But I honestly didn’t know what to think. I wavered between feeling oddly embarrassed about the “sexy culture” of the West (and how I’m tied to that) and also thinking how nice it would be to stay in one of these “expensive” (10-20 dollars a night) beachfront hotels, lying on a lounge chair, sipping on a cold beer, and working on my tan.
Instead of taking a nap, like the teachers and some students wanted to do, I joined a few of my female students to rent bicycles and ride around the island. These girls are amazing bargainers, so we made friends and haggled down the price of a few bikes. As we stopped in a store to browse, a few of them picked up bikinis and asked me if I wore this at home. I was honest. “Well, yes,” I stated. “Then why don’t you wear it here?” they queried. “Karena, saya malu.” Because I’m shy/ashamed. I went on to explain that it was not appropriate for me to wear those clothes with students or teachers. They understood immediately. “Yeah, you’re right you’re a teacher. Ibu Guru,” they confirmed, and we switched to a game of pointing out which boys we thought were ganteng or handsome.
We biked, snorkeled, and ate ice cream cones. Several people approached me along the way to ask if I was Muslim (the only possible explanation for all the clothes!). All told, we had a blast. The girls kept saying how much they didn’t want to go home.
But my earlier conversation with my fellow teacher still rang in the back of my mind. “Do you know how much a bungalow is a night?” he had asked me. “I asked over there and they said 400,000 rupiah a night ($40). Can you believe that expensive price?”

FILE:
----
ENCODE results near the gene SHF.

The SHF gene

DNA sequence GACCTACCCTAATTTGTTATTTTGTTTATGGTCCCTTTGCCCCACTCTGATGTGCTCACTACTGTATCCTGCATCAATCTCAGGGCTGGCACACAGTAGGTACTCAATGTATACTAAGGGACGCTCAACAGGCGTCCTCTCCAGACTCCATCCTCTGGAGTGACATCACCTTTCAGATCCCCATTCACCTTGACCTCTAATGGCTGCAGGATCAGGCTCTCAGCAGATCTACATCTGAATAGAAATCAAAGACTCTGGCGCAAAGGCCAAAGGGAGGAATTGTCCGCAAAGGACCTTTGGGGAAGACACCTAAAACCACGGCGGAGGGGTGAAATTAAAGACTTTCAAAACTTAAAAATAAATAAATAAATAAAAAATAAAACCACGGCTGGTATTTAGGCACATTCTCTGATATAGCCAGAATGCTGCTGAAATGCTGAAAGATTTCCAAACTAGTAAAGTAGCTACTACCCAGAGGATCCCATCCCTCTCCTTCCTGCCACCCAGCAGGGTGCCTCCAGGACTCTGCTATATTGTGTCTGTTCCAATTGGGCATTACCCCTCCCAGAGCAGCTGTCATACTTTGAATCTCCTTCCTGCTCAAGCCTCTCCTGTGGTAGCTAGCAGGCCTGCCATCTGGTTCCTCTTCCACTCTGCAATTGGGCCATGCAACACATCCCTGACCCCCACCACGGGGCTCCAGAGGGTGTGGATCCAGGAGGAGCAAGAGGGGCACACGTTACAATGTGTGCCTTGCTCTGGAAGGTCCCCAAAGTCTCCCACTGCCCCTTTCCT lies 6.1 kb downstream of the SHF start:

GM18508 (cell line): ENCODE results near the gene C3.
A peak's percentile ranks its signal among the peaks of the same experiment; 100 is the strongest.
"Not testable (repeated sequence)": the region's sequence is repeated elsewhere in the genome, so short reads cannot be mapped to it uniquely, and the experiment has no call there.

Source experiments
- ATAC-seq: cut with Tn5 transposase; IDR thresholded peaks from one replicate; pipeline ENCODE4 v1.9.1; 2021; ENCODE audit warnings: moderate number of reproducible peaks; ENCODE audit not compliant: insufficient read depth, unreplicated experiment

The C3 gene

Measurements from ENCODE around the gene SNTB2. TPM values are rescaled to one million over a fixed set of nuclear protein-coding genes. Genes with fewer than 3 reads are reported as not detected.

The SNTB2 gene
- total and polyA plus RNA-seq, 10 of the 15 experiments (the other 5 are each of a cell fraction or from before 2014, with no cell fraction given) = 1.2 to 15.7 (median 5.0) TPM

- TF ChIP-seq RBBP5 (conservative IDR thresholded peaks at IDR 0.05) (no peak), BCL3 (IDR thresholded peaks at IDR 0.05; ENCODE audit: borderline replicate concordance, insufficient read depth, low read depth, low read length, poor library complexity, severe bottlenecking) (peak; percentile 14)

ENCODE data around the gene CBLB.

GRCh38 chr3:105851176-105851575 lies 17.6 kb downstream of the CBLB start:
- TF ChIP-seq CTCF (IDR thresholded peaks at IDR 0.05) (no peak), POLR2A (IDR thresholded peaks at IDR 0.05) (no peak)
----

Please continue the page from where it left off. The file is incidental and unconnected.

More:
I thought about it all day and I tried hard to put myself in his shoes. Imagine having such a naturally beautiful island so close to your home, but there is no longer a place for you there. Miles of beautiful white sand, and yet you find yourself on a small strip of dirty sand in the middle of a construction site. In a few months even that spot will be overtaken.
I know this is a common side effect of tourism. Locals, who generally run and work at resorts and hotels, cannot afford to enjoy the luxuries they provide. Indeed, this happens everywhere. I know that in my nearly two years of living in Indonesia, I will have seen more of the country than my students, neighbors, or teachers will in their lifetime.
It’s frustrating and it’s unfair, and yet tourists will continue to flock in their bikinis to the Gilis. I suppose that in many ways I’m lucky to be able to experience both worlds. Understanding our differences in customs, dress, and rituals is all part of cross-cultural exchange.
So with my Indonesian friends in their long-sleeved shirts, and my fellow countrymen in their itsy-bitsy swimsuits, I hope that both can learn that one is not right and the other is not wrong; that “sexy” does not mean “bad” and “covered-up” does not mean “oppressed”.
“Bye Yulia!” shouts the Dutch woman as she spots us walking away. “Enjoy the rest of your day!”
“Bye, Miss,” she shouts back with a wave. “Thank you!”
About the author: Lily Wiggins is a second-year Fulbright English Teaching Assistant based in Praya, Lombok. She served her first Fulbright year in Pontianak, West Kalimantan. Wiggins graduated from Pitzer College in 2011 with a bachelor’s degree in sociology. Contact her at firstname.lastname@example.org.